Listening, Tasting, Reading, Touching: Interdisciplinary Histories of American Food
We are much more than what we eat. Anthropologists, archaeologists, and sociologists were some of the earliest researchers to uncover social meanings behind food cultivation, production, and consumption. The study of food demands an interdisciplinary approach, and food history has been inextricably linked to other disciplines since its rise to prominence in the 1980s. As historians endeavor to study people, practices, and tastes of eras past, they turn increasingly to material, visual, spatial, literary, and sensory approaches to illuminate foodways across history.
Approaching the study of food and society from a historical perspective, this panel uses food to explore social transformation in North America. Spanning the colonial period through the twentieth century, rural as well as urban sites, these papers analyze moments of consumption and ethnic encounter by examining four key pillars of American food: markets, restaurants, menus and cookbooks, and rituals. Using interdisciplinary research methodologies, we demonstrate how the ways people consumed food reflected and shaped their particular historical moment across a broad index of factors, including: nationality, religion, ethnicity, race, gender, and sexuality.
Carla Cevasco uses a material culture analysis of English Puritan, French Catholic, and Huron communion vessels in colonial America to argue that violent imperial conflict troubled the boundaries between spiritual and secular eating and cannibalism and communion in these three cultures. Cevasco’s paper testifies to the value of material culture methodologies to the historian seeking to understand the belief systems of marginalized people who left faint traces on the historical record. Drawing on the techniques of sensory history, Ashley Young listens to the sounds of the late-nineteenth-century French Market in New Orleans to unearth the pivotal role of immigrant vendors in shaping the food culture of the postbellum city. Young argues that sound, more so than sight, touch, taste, or smell, informed the ways in which ethnic identity was imagined and recast in the ethnographic literature of the late-nineteenth century. Heather Lee employs methodologies of visual and spatial studies to understand Chinese restaurants as urban spaces, translating the establishments’ physical layouts into social histories of sexual transgression and exoticism. Lee argues that New Yorkers patronized Chinese chop suey joints during the 1920s and 1930s not to sample unfamiliar tastes, but because the restaurants allowed patrons to experiment with their sexuality. Theresa McCulla reads restaurant menus and cookbooks from New Deal-era New Orleans not as prescriptions for shopping lists or meals but as self-conscious expressions of a Creolized ethnic identity. Following the lead of scholars of English and Women’s Studies - who read such texts for explicit and implicit economic, social, and cultural histories - McCulla finds conflicting messages of modernization, nostalgia, and persistent segregation in the city’s public and private dining cultures.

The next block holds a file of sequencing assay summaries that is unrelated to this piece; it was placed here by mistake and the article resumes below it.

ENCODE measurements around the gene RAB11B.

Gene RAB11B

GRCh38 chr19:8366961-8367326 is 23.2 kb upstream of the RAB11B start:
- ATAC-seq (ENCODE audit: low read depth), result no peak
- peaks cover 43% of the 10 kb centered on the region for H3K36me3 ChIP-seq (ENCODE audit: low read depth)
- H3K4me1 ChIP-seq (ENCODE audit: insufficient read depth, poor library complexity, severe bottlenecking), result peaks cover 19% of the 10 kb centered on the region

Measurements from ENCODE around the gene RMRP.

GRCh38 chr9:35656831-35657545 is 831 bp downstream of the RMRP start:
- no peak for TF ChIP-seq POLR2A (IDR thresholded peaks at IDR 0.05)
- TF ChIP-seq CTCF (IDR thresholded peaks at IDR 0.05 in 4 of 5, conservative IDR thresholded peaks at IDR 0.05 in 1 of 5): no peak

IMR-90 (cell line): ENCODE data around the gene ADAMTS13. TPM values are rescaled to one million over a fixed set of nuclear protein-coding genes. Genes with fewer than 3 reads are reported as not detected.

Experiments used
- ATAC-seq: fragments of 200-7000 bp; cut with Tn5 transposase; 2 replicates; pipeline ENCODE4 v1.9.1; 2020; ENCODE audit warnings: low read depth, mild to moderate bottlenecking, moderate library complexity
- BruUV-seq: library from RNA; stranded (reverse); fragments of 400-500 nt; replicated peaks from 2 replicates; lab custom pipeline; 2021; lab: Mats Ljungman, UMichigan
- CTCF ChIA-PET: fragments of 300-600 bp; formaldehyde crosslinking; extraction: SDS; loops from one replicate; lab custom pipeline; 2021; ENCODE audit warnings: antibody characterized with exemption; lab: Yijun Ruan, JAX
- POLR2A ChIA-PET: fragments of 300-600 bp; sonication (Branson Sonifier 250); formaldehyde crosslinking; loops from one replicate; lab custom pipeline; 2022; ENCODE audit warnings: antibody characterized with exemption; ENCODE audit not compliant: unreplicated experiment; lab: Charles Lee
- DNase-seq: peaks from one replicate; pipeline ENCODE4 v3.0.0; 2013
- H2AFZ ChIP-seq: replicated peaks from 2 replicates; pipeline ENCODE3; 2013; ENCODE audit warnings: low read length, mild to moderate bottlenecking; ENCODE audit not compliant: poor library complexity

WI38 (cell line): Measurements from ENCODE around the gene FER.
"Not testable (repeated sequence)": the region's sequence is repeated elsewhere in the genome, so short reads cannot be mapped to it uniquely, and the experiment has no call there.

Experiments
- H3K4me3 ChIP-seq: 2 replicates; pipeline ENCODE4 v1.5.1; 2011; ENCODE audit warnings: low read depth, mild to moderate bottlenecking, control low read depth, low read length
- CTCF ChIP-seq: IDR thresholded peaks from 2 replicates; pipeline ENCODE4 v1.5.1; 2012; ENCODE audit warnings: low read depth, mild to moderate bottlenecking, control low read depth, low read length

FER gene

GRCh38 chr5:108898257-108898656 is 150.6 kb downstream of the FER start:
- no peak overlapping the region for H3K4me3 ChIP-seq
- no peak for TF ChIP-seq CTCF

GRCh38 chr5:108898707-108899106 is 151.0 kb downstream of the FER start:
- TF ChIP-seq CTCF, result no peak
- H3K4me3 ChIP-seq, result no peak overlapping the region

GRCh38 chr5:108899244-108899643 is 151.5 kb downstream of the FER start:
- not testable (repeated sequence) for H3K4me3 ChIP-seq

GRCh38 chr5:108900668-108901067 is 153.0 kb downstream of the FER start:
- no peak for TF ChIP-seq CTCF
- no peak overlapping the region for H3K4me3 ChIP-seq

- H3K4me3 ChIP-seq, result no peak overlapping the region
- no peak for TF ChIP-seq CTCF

Together, these papers affirm the inherent interdisciplinarity of food history as a strength. While we each benefit from scholarship outside of history, our collective goal is to demonstrate the value of food history to the broader study of American history and encourage a similarly expansive and creative approach to investigating all historical questions.